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Embracing the Eddie Munson Effect: A New Lens on Learning and Belonging

The latest season of Netflix's hit series, Stranger Things, introduced fans to the newest member of the show's eclectic ensemble: Eddie Munson - portrayed by Joseph Quinn. People absolutely adore Eddie Munson, and I want to explore why that is, and, most importantly, what it might be able to teach all of us about parenting and education.

When we first meet Eddie, we learn that he is the leader of Hellfire Club - Hawkins High School’s Dungeons & Dragons group. We are also told that he isn’t a great student and has failed to graduate in the past, perhaps multiple times - but perhaps this year will be the lucky year. Eddie is also openly and comically disdainful of the popular cliques in school and conformity in general. But even his disdain, although very real, comes off as playful and lighthearted. And it also appears to be a reaction to years of ill treatment from peers like the basketball team. But it’s obvious to us that Eddie has a good heart, made evident by the kind way he treats cheerleader Chrissy Cunningham when she comes to him for help. And, most of all, we see it in the way he benevolently acts as a shepherd for all the freshmen “lost sheep” like Dustin and the boys. His relationship with and his impact on Dustin in particular proves to be very meaningful. And of course that good heart becomes more and more clear the more you get to know Eddie. But what is it about the story of Eddie that makes him such a ravenous fan favorite? After all, the 4 main stars of the show have been playing D&D and not fitting in for years. So how and why has the character of Eddie sparked so much adulation so quickly?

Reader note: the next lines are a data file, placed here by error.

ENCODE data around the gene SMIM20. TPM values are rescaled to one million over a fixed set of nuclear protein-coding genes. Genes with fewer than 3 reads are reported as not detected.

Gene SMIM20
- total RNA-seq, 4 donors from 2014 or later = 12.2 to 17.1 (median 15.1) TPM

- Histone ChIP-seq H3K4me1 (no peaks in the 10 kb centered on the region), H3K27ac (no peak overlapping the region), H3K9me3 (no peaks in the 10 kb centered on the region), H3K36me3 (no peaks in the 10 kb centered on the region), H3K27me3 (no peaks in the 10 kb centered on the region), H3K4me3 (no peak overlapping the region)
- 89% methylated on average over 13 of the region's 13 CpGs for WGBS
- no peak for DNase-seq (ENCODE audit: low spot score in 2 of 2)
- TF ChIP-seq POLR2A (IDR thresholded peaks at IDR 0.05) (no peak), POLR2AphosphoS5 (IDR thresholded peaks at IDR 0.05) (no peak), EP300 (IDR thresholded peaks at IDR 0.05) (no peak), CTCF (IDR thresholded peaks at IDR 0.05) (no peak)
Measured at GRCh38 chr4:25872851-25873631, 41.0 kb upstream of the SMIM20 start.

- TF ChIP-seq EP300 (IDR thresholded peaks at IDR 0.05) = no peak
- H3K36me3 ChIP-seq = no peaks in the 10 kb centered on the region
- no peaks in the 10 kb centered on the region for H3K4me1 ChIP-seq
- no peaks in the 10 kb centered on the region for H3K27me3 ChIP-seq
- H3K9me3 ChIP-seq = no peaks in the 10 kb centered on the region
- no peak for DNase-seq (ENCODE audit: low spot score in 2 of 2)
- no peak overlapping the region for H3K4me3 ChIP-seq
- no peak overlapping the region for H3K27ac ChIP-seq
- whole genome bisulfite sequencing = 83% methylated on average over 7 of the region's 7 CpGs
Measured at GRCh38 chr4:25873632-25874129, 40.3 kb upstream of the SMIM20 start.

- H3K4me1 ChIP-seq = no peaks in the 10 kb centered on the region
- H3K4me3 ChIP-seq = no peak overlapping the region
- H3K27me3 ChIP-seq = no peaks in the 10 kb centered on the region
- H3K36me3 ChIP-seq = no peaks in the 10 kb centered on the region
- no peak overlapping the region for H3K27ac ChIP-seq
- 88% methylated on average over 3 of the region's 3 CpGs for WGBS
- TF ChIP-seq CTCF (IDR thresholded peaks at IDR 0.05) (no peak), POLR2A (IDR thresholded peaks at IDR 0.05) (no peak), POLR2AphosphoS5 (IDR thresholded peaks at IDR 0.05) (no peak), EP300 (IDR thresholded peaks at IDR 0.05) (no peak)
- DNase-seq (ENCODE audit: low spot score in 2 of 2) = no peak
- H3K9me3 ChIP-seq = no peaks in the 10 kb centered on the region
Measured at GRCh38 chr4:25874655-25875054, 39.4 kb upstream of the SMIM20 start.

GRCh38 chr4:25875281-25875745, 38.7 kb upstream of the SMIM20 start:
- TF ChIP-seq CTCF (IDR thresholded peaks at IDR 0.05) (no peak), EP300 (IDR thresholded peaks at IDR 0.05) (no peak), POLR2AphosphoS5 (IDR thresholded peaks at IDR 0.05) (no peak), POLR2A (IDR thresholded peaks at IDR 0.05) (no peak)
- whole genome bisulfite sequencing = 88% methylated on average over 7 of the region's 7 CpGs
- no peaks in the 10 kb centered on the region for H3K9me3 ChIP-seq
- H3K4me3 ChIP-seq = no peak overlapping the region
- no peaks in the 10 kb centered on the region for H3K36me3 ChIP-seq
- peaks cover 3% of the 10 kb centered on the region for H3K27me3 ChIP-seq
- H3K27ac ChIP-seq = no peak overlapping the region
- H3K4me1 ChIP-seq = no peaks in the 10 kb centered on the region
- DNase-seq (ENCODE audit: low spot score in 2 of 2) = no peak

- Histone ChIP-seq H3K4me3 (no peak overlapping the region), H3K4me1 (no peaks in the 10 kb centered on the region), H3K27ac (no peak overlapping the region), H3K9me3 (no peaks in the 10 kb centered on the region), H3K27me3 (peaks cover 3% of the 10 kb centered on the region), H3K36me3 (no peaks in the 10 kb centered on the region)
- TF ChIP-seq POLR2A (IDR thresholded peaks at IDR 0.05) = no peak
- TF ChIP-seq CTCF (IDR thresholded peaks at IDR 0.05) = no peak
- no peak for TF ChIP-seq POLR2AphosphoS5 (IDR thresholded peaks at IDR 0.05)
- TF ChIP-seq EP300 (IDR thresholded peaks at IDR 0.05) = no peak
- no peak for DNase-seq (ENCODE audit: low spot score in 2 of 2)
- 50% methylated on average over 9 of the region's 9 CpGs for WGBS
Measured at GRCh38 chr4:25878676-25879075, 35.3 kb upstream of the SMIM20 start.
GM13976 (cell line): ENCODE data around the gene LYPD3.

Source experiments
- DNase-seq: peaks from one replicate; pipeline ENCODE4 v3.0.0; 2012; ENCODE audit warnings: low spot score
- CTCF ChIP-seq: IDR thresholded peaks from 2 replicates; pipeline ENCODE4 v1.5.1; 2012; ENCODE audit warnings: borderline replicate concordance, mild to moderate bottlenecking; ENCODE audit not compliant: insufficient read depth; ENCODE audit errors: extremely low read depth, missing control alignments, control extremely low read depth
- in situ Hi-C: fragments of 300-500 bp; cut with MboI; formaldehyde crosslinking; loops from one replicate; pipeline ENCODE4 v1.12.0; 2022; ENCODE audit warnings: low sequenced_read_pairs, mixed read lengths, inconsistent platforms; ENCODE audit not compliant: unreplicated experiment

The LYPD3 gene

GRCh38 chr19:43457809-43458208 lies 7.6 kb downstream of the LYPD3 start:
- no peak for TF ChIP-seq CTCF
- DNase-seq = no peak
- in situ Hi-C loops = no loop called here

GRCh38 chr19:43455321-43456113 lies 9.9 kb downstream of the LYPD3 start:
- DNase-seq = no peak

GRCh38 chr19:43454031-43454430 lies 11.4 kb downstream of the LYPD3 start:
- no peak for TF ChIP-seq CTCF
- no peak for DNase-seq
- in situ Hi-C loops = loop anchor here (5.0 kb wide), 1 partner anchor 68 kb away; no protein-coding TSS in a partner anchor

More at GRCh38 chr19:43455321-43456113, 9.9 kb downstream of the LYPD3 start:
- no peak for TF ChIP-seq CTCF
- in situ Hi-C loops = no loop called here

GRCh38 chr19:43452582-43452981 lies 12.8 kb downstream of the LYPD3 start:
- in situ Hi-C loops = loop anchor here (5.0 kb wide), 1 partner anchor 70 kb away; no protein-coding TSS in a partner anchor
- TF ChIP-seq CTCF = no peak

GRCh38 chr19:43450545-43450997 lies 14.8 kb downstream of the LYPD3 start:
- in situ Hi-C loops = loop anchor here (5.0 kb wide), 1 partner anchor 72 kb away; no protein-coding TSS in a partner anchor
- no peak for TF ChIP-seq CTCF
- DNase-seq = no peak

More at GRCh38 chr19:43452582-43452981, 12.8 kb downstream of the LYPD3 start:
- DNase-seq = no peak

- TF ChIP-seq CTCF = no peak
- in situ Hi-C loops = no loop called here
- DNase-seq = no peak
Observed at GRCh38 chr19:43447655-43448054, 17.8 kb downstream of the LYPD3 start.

I think a large part of it is because his character is explicitly written as the champion of a cause. Not only is he a geek, but he’s a champion and a shepherd of geeks. And what he represents is easy to digest and explain. He is the person you should have gotten to know better. And he is also the antithesis of everything that is wrong with public education. Eddie is an artist. He’s obviously incredibly imaginative and a talented storyteller, based on his leadership role in Hellfire Club. He’s also an extremely talented guitarist, which is clear to see in one of the most epic scenes of the season and perhaps the entire series. It’s the scene that brought Metallica back to the charts, and you’ll know it when you see it.

And if we’re talking about education, those two things alone should be enough to declare Eddie a smashing success of a human being - an extremely talented child with interests, dedication, and passion. Instead he’s had lots of trouble graduating, he’s been made to feel like a failure, and he’s been turned into a social outcast. This story may be set in 1986, but this sad state of affairs is as true today as it was then. As far as education is concerned, we still have it almost entirely wrong. We put far too much emphasis on grades, tests, memorization, and the need to devote equal time to every subject - subjects that have been arbitrarily chosen as important.

When I think about Eddie Munson, I’m immediately reminded of the best TED Talk ever - Sir Ken Robinson’s Do Schools Kill Creativity? I highly recommend watching the entire thing. In it, he very eloquently describes how our hierarchy of school subjects is profoundly mistaken, and how the consequence is that “many highly talented, brilliant, creative people think they’re not.”